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Asking about salary off limits under proposed rule for federal employers

Private employers might follow suit

Posted May 12, 2023

A proposed rule would forbid federal agencies from asking some job applicants about how much money they make.

The rule, published in the Federal Register by the U.S. Office of Personnel Management (OPM) on May 11, would ban federal agencies from asking new hires in certain “pay systems” (i.e., job levels) about their salary history to help set their pay. Public comments must be received on or before June 12, 2023.

The term “salary history” here refers to the salary a job candidate:

  • Is currently receiving (i.e., their existing salary) or
  • Has been paid in a previous job (i.e., prior salary).

Pay equity

The proposed rule says that OPM is proposing these regulations to advance pay equity for federal employees. This is because setting pay based on an individual’s salary history may maintain or exacerbate pay inequity a job candidate experienced in current or previous employment.

Federal agencies are required to post starting pay on competitive service job announcements, which helps with transparency.

This proposed regulation is another step that shows OPM taking action to address the treatment of a candidate's salary history when setting pay upon an employee's first appointment in the federal government.

Hiring process now (and maybe soon)

Currently, OPM's regulations do not require a federal job applicant to share salary history with an agency making a hiring or pay-setting decision.

However, agencies are allowed to request an applicant's salary history and apply it as a factor in setting initial pay in certain situations after determining that the candidate has superior qualifications or the agency has a special need for the candidate's services.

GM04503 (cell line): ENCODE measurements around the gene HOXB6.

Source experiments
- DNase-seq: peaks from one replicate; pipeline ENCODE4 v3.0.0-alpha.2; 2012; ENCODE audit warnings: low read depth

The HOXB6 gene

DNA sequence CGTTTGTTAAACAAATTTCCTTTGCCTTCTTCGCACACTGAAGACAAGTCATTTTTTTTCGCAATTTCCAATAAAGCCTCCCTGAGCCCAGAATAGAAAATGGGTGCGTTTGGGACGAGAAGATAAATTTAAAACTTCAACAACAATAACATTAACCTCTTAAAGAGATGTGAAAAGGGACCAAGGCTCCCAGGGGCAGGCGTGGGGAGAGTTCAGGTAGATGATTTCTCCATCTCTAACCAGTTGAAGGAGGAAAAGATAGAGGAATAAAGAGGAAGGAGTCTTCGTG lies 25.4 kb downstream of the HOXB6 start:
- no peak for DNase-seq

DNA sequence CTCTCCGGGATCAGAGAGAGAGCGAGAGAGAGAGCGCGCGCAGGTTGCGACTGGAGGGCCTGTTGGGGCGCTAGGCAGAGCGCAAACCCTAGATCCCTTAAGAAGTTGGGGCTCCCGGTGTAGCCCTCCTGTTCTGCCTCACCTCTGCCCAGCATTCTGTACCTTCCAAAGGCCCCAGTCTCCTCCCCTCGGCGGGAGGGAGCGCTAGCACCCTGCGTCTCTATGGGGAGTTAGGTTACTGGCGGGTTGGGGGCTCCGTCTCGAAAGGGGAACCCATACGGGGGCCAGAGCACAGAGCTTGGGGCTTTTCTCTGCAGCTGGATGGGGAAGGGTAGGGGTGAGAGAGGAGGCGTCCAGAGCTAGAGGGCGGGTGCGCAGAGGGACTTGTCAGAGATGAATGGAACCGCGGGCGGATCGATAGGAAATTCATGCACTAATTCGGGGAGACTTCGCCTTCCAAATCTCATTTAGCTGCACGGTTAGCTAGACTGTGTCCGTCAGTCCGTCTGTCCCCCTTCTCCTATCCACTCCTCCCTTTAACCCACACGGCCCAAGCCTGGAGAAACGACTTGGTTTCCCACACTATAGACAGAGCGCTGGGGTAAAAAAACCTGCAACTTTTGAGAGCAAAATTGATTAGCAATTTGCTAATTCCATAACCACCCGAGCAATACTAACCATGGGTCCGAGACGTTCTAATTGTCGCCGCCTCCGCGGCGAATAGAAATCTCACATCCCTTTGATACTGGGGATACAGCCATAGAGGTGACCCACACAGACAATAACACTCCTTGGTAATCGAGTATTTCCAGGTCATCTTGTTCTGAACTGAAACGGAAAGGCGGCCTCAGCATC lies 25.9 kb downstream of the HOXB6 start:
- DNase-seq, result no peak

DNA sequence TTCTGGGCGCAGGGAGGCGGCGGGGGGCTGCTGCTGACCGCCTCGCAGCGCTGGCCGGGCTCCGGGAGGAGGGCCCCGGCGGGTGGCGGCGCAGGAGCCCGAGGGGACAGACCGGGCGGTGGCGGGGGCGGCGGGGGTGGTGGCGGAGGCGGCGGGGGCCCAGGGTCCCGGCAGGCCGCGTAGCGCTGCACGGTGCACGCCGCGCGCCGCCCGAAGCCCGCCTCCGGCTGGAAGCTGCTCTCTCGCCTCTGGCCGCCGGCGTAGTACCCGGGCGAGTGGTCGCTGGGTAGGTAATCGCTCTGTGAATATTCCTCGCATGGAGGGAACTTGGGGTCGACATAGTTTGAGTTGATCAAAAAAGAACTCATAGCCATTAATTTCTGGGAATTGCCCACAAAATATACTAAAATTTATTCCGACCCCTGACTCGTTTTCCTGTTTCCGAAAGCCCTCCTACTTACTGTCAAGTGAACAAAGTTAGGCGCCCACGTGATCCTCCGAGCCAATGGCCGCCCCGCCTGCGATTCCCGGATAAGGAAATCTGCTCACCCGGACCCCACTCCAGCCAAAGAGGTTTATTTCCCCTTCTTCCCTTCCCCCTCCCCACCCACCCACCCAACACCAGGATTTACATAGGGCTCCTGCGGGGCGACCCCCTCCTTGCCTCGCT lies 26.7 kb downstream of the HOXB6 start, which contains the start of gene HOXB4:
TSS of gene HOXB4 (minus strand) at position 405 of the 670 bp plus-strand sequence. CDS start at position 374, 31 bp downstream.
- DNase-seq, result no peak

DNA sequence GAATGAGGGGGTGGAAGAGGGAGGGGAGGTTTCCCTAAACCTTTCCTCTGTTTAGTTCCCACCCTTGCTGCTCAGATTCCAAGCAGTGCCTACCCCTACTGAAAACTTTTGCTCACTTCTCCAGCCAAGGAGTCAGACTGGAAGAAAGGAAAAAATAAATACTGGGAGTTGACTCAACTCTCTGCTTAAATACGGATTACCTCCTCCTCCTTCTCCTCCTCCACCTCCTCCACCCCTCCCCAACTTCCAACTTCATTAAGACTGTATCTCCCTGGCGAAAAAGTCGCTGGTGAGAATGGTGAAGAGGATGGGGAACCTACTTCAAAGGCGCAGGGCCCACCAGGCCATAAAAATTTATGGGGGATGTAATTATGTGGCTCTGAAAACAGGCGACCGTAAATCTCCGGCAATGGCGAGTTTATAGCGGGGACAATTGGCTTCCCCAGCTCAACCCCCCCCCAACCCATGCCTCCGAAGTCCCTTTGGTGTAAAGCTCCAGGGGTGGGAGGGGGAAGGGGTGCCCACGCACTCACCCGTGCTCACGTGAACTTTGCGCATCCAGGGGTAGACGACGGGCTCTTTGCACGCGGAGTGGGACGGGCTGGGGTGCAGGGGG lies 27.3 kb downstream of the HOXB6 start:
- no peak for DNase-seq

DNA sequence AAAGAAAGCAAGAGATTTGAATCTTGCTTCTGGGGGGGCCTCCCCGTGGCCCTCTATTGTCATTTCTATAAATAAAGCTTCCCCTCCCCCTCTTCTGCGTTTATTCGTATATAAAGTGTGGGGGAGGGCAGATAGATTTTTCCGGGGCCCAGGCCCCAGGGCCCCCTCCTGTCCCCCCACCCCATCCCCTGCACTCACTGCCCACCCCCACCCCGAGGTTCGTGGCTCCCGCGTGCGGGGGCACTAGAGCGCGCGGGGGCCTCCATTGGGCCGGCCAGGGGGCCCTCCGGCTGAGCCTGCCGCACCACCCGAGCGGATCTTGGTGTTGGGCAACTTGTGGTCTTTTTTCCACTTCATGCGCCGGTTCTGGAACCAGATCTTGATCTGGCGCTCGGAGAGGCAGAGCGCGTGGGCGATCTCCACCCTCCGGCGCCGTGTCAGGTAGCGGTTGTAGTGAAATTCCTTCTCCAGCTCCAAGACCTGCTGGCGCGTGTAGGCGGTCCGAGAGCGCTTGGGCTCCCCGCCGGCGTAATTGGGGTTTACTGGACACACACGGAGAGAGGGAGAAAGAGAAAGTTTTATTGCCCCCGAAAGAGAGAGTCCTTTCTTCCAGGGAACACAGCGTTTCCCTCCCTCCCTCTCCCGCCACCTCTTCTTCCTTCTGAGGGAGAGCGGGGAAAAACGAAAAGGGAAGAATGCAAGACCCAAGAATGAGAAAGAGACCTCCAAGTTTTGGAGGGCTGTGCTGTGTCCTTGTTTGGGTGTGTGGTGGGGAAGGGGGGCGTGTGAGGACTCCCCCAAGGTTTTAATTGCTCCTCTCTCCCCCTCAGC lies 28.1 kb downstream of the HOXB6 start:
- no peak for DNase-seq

These proposed regulations change that policy. Under these regulations, agencies may not consider an applicant's salary history when setting pay for newly appointed federal employees in certain pay systems.

Agencies would need to consider other factors, such as how pay has been set for employees who had similar qualifications based on:

  • The level, type, or quality of the candidate's skills and competencies, or
  • Other qualities and experiences.

When setting pay based on prior federal salary for current employees, agencies would be required to have a policy that supports consistency in setting pay for employees.

State pay transparency laws

As of the date this Federal Register notice was published, 21 states have laws or executive orders that address whether and to what extent hiring employers may seek, use, or discuss an applicant's salary history. The provisions in the state laws and executive orders vary widely.

Most states, however, allow some exceptions to their salary history bans, including allowing an employer to set pay based on prior salary history if the applicant voluntarily discloses it. But these laws often impose additional restrictions, including, for example, only allowing an employer to rely on an applicant's voluntarily disclosed salary history if doing so does not create an unlawful pay differential.

What should employers do?

Employers should follow any requirements imposed by state law and watch for further developments from the federal government. This proposal only applies to federal employers, but if the concept garners support, it could be woven into a new law and more private employers might need to follow suit.

This article was written by Michelle Higgins of J. J. Keller & Associates, Inc.

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